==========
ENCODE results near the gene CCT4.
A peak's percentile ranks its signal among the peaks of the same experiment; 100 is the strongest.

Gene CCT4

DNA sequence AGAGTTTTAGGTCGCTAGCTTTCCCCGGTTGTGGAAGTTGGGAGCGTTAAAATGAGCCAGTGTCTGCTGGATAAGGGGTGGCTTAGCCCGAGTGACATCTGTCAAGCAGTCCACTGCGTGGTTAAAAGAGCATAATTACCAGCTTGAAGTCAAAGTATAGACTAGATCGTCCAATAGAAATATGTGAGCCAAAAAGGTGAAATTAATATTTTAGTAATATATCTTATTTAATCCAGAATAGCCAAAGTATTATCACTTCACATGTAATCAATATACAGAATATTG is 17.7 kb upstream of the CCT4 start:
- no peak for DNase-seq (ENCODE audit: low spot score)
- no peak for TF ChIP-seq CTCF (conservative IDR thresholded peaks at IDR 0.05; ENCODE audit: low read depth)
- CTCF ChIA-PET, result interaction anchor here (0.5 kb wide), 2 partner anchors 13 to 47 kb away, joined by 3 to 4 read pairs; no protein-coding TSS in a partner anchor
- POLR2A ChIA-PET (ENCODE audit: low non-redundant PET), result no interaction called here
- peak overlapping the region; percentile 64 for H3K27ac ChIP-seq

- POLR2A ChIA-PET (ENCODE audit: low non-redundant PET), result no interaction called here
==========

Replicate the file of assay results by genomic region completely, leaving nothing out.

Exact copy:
ENCODE results near the gene CCT4.
A peak's percentile ranks its signal among the peaks of the same experiment; 100 is the strongest.

Gene CCT4

DNA sequence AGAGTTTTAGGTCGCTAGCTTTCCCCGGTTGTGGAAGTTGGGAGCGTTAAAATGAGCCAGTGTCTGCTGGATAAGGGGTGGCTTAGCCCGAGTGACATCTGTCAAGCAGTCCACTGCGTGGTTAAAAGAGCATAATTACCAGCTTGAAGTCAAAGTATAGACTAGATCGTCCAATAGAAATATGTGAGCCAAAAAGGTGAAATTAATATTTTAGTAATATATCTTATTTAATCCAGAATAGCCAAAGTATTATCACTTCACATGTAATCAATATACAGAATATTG is 17.7 kb upstream of the CCT4 start:
- no peak for DNase-seq (ENCODE audit: low spot score)
- no peak for TF ChIP-seq CTCF (conservative IDR thresholded peaks at IDR 0.05; ENCODE audit: low read depth)
- CTCF ChIA-PET, result interaction anchor here (0.5 kb wide), 2 partner anchors 13 to 47 kb away, joined by 3 to 4 read pairs; no protein-coding TSS in a partner anchor
- POLR2A ChIA-PET (ENCODE audit: low non-redundant PET), result no interaction called here
- peak overlapping the region; percentile 64 for H3K27ac ChIP-seq

- POLR2A ChIA-PET (ENCODE audit: low non-redundant PET), result no interaction called here